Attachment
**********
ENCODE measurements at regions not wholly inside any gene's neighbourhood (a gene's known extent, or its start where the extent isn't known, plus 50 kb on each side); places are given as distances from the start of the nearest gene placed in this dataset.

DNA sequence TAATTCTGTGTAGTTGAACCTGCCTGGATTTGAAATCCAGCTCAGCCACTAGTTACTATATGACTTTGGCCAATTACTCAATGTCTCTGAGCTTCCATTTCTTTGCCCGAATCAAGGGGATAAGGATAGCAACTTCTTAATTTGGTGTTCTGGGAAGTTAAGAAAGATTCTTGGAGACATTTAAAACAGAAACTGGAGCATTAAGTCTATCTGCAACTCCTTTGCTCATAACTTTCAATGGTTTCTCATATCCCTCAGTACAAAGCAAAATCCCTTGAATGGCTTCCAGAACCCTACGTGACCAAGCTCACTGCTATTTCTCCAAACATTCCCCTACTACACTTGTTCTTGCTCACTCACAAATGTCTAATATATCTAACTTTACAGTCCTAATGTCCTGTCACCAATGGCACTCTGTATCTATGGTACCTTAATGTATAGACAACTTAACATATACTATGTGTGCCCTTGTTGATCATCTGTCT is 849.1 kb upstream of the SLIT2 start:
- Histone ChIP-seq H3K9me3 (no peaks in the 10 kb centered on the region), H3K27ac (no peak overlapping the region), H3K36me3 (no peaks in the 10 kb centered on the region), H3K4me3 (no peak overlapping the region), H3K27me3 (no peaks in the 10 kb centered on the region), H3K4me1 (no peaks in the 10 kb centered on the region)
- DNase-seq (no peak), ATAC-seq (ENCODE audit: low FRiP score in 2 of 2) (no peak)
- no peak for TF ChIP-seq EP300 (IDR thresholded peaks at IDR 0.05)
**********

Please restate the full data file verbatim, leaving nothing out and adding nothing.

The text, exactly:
ENCODE measurements at regions not wholly inside any gene's neighbourhood (a gene's known extent, or its start where the extent isn't known, plus 50 kb on each side); places are given as distances from the start of the nearest gene placed in this dataset.

DNA sequence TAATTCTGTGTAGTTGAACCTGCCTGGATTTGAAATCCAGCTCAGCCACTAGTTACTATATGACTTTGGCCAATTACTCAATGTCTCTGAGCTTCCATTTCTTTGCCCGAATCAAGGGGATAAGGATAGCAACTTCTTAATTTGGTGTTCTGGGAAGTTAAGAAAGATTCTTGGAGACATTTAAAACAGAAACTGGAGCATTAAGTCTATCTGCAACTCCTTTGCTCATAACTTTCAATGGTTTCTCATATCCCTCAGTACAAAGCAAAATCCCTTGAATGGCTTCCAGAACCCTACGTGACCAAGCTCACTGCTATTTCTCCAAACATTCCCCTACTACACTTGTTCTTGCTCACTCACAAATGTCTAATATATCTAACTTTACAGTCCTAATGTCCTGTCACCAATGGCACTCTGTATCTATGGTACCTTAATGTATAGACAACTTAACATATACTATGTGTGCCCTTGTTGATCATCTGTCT is 849.1 kb upstream of the SLIT2 start:
- Histone ChIP-seq H3K9me3 (no peaks in the 10 kb centered on the region), H3K27ac (no peak overlapping the region), H3K36me3 (no peaks in the 10 kb centered on the region), H3K4me3 (no peak overlapping the region), H3K27me3 (no peaks in the 10 kb centered on the region), H3K4me1 (no peaks in the 10 kb centered on the region)
- DNase-seq (no peak), ATAC-seq (ENCODE audit: low FRiP score in 2 of 2) (no peak)
- no peak for TF ChIP-seq EP300 (IDR thresholded peaks at IDR 0.05)